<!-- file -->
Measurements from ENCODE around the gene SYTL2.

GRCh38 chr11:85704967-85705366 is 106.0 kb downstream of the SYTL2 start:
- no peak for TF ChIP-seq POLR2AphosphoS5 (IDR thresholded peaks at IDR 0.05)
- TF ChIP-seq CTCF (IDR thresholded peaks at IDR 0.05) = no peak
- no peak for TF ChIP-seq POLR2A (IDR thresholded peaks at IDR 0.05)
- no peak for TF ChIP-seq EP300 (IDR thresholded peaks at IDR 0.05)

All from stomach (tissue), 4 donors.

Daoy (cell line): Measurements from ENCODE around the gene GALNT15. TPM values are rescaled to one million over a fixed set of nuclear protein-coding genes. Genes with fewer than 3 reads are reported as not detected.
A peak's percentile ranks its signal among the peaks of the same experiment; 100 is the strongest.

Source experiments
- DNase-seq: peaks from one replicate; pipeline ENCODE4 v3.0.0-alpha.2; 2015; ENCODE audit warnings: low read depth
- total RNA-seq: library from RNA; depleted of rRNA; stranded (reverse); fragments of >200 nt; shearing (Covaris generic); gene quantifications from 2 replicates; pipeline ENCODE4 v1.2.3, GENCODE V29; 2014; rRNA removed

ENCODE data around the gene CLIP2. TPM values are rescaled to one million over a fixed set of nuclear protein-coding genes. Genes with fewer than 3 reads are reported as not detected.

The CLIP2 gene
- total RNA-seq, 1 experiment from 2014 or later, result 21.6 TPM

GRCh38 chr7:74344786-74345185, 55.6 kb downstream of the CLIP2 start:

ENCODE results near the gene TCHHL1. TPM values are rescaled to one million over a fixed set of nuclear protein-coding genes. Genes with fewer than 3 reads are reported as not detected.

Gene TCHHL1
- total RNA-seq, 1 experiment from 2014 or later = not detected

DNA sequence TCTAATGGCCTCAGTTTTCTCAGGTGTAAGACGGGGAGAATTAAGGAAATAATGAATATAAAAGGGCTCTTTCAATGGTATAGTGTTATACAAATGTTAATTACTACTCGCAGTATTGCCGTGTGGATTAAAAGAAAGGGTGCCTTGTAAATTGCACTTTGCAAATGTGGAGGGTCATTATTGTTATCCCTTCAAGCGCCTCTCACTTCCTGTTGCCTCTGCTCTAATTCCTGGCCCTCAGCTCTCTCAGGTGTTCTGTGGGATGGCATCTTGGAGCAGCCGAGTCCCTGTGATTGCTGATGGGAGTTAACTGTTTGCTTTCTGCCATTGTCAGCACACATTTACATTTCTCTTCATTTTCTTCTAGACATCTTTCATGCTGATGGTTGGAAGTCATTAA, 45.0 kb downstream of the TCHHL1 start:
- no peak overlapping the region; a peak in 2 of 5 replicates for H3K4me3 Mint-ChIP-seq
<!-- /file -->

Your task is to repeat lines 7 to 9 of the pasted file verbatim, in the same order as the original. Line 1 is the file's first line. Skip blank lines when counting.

All from stomach (tissue), 4 donors.

Daoy (cell line): Measurements from ENCODE around the gene GALNT15. TPM values are rescaled to one million over a fixed set of nuclear protein-coding genes. Genes with fewer than 3 reads are reported as not detected.
A peak's percentile ranks its signal among the peaks of the same experiment; 100 is the strongest.